“LDI designed the lighting layouts with the existing structure in mind, but with the advantage that most of the equipment was concealed from view successfully by the new interiors. Bespoke tailored details were developed in conjunction with the interior designers and incorporated within furniture and the building envelope.”
Central to the building is a large atrium that houses a Mappemonde art piece mounted on the entirety of the façade viewable from the staircase, guest rooms and roof terraces. The original Mappemonde was sculpted by Greek artist George Lappas for the Venice Biennale of 1988. This piece consists of parts of metal cut out of a house-shaped form at roof level and mounted horizontally on square white boards in a checkerboard formation. Composed of 3,000 metal pieces, it is carefully lit with colour changing floodlights, producing textures and patterns with movement enhanced by individually controlled white and colour changing lighting.
As daylight moves throughout the space, different shadows form through the silhouetted sculpture. At night, the piece comes alive with concealed colour changing spotlights that cast shadows across the boards in various directions. At night, the lights, which are located at different levels, are programmed to cross fade with changing colours to create an animated focal point to the centre of the building.
Telling arc about some of the challenges the team faced during this renovation project, Brookes explained that bringing the historical building into the 21st century in a careful and considered manner was a main consideration, with the focal point art piece in the central lobby being another.
“The project was a refurbishment of an existing site. The outer shell and structure were maintained while the building was completely renovated. The original layout was maintained throughout, but the building services and interiors were totally upgraded. Therefore, we had the opportunity of having a new and more current lighting scheme and control system incorporated within the building, leaving a minimal lighting aesthetic visible so that guests could enjoy the warm inviting lighting ambience without knowing where the equipment is located.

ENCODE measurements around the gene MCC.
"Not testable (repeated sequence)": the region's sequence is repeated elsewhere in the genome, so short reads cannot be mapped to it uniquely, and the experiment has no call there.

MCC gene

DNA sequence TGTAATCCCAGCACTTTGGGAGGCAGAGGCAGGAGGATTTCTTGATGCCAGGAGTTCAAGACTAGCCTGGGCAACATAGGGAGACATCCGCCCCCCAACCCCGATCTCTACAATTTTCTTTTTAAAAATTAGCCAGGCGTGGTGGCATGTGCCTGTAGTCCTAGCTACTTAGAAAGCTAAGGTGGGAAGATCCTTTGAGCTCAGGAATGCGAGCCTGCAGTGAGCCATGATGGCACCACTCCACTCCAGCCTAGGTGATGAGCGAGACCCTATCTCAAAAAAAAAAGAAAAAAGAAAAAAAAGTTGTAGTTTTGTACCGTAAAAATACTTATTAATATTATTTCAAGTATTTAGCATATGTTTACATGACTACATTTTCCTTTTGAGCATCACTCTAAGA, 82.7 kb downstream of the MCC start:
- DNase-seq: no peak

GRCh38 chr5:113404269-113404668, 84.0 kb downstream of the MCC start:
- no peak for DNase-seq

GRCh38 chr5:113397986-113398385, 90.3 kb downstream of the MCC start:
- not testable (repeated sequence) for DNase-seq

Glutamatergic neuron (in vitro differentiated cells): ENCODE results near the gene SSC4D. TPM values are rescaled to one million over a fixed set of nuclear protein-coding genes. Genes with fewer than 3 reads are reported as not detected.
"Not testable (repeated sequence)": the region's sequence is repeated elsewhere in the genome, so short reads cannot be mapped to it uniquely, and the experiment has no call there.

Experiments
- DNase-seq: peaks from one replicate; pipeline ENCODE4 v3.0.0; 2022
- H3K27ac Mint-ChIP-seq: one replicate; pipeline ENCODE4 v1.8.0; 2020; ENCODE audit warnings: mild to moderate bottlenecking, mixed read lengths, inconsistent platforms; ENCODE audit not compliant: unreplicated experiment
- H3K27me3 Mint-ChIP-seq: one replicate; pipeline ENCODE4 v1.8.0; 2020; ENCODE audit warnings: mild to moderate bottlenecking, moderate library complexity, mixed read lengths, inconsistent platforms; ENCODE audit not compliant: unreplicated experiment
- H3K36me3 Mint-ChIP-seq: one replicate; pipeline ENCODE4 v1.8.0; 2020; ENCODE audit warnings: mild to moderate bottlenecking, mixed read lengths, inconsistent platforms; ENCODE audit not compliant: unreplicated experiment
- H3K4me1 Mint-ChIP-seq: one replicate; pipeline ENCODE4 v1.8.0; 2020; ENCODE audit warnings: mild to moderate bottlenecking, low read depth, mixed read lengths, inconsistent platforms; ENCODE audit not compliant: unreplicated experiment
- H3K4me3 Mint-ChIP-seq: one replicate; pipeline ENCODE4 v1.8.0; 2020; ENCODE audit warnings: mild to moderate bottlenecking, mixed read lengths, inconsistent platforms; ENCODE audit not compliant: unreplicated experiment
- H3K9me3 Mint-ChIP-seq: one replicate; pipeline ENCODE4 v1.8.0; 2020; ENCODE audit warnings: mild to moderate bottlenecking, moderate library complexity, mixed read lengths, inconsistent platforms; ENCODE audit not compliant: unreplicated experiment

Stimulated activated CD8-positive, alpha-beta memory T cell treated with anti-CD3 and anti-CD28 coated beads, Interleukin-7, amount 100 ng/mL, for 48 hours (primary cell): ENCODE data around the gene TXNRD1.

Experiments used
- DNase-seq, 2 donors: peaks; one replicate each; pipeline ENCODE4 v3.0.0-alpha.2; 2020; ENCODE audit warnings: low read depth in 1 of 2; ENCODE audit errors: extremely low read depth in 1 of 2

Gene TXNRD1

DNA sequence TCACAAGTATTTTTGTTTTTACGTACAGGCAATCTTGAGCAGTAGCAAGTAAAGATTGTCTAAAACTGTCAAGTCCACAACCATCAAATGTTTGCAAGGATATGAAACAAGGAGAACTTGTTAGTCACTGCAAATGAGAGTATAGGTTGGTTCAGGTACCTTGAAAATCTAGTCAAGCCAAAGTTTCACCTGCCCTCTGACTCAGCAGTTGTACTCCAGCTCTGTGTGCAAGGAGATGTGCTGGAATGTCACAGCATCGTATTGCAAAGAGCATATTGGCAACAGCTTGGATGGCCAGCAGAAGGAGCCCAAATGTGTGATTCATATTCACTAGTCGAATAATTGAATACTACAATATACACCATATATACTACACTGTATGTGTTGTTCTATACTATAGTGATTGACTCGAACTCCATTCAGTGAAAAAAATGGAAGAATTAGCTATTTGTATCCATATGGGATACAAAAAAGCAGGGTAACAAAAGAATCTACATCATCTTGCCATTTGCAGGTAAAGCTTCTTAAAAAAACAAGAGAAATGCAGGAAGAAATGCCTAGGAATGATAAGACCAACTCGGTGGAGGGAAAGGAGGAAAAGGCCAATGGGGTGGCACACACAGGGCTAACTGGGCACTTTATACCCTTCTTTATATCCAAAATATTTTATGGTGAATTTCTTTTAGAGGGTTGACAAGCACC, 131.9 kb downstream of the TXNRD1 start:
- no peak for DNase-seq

“The pièce de résistance of this project is in the central atrium and is viewed from the terrace above; The Mappemonde art piece. During the night, the metal pieces of the work were carefully lit with colour changing floodlights producing movement and creating an explosion of shadows, textures and patterns through individually controlled white and colour changing lighting horizontally positioned throughout the length of the piece. A special effort was made for the sources to be carefully concealed from view within the building envelope, focusing on the art piece.
“Designing and programming this piece was one of our greatest challenges as the lighting effect needed to be the focus and the equipment totally concealed from view, and for the lighting to transition seamlessly not only from day to night but to subtly crossfade between the colours, performing a spectacle of light at night.”
Art played a major role in the design scheme throughout the hotel, so it was integral to the overall success of the project for Brookes and the team to integrate lighting to suit the individual artworks cohesively into the grander design. Brookes explained further: “Art and light is a relationship that has always existed from the beginning of time: from the humble picture light to more immersive installations. Art and lighting are used throughout hotels to help accentuate the identity of their location, so the guest gets a local feel. Nowadays, art is taking centre stage in hotels more and more, attracting the interest of potential guests and passers-by and with lighting adding a new dimension to the experience.